Being a Collaborative member is an opportunity to join, support, and learn from each other as we confront systemic inequities and build economic and environmental justice.

Green Sector Partners

Since 2019, GWA participants have spent at least one field day learning about food systems at Mudbone Grown’s Feed’em Freedom Farm in Corbett, Ore.

GWA participants learn green building techniques and how to use a variety of tools.

Participants spend a day taking turns getting up into a tree with the expert guidance of Treecology owner Damon Schrosk and learning how to toss and knot ropes.

Time with BES involves learning about the Portland Harbor Superfund site, water sampling/testing, bioswales, and stormwater management practices.

GWA participants spend a day of stewardship in one of Portland’s many natural areas and learn plant identification and restoration practices.

At Good Rain Farm, we learn about first foods, caring for plants as relatives, the myriad uses of plants, and what it means to be a Native farmer.

GWA participants learn about sustainable practices in forestry management and the work of lumber yards and mills.

Guest speaker James Metoyer talks about the ins and outs of home efficiency, as well as the opportunities for work in the green energy sector. 

Chef Andre teaches about what it means to run sustainable commercial kitchens and shares life lessons on how to increase opportunities and professional relationships.

Participants spend time canoeing on the Willamette River near Ross Island discussing water quality, environmental impacts of pollution and materials extraction, and working in environmental education.

Ecotrust Project Team & Services

Want to learn more? Check out the full Ecotrust Staff & Board and all of our Tools for Building Collective Change.

Ecotrust project team

We cultivate leaders and assist with funding sources.  

We build and deliver mission-aligned projects in partnership. 



Green Workforce Academy participants

since 2018



split evenly between being in the classroom and in the field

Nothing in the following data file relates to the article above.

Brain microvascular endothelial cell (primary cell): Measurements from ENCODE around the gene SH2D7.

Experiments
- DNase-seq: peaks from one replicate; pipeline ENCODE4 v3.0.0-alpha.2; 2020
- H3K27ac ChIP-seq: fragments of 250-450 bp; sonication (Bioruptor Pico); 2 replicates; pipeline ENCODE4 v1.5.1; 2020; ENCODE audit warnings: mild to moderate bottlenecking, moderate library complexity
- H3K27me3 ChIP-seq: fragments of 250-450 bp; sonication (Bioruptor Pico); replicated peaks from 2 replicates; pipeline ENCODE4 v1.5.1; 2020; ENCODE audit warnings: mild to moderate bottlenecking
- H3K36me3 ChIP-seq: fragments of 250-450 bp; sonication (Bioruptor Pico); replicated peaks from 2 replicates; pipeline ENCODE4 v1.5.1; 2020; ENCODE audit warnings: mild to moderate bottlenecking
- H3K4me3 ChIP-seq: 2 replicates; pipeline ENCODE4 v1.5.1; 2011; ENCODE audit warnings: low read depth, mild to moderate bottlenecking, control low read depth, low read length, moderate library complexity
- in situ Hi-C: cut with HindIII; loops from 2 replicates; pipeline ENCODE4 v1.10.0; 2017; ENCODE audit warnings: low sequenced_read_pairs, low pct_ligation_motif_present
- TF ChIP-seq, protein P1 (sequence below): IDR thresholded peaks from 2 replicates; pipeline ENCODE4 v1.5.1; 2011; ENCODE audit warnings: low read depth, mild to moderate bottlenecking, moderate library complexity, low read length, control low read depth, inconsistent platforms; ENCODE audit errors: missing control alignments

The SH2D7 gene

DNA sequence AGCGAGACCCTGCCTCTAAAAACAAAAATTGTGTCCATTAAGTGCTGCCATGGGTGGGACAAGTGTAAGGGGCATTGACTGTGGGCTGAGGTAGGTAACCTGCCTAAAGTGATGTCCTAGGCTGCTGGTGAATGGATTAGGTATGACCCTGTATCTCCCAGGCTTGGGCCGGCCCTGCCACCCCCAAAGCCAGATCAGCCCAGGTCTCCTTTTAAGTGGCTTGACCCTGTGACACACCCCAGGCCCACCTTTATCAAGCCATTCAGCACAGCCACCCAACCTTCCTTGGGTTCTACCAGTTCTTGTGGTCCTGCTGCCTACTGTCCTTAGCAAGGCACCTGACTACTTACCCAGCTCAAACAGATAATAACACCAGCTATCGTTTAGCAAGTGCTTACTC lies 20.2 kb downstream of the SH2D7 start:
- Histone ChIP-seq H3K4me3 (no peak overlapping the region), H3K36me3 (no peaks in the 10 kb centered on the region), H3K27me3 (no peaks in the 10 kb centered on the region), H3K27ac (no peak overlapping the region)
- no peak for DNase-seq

You don’t have to be a scientist or have a degree to do good work that improves Portland. You can act, even on a global level to make change, and your lived experience matters.

—Teresa Gaddy, Green Workforce Academy Program Manager




A partnership of PolicyLink and Ecotrust, with extensive input, review, and data assistance from Verde Portland, this 2016 publication examines the economic, ecological, and social impacts of community-based urban forestry investments designed to benefit low-income communities and communities of color.



Learn more about the GWA and share it anyone who might be interested in applying. 


Blog post

Meet the employers and partner organizations who enrich participants’ experiences. They are critical to the success of the Green Workforce Academy.


Blog post

“Everybody needs to be at the table if we’re going to solve the problems that we’re facing.” Teresa Gaddy, Green Workforce Collaborative Program Manager, shares the vision for the GWA in this on our blog.


Background Material

This is a very brief history of racist policies in Oregon.


Background Material

A report that documents the experiences of communities of color in Multnomah County. This 2010 report was created by Coalition of Communities of Color and Portland State University to support those advocating for policy decisions that improve outcomes for people of color.

Introduction to the Green Workforce Academy


Check back soon for the 2023 application!

Radical, practical change starts with you.

support our work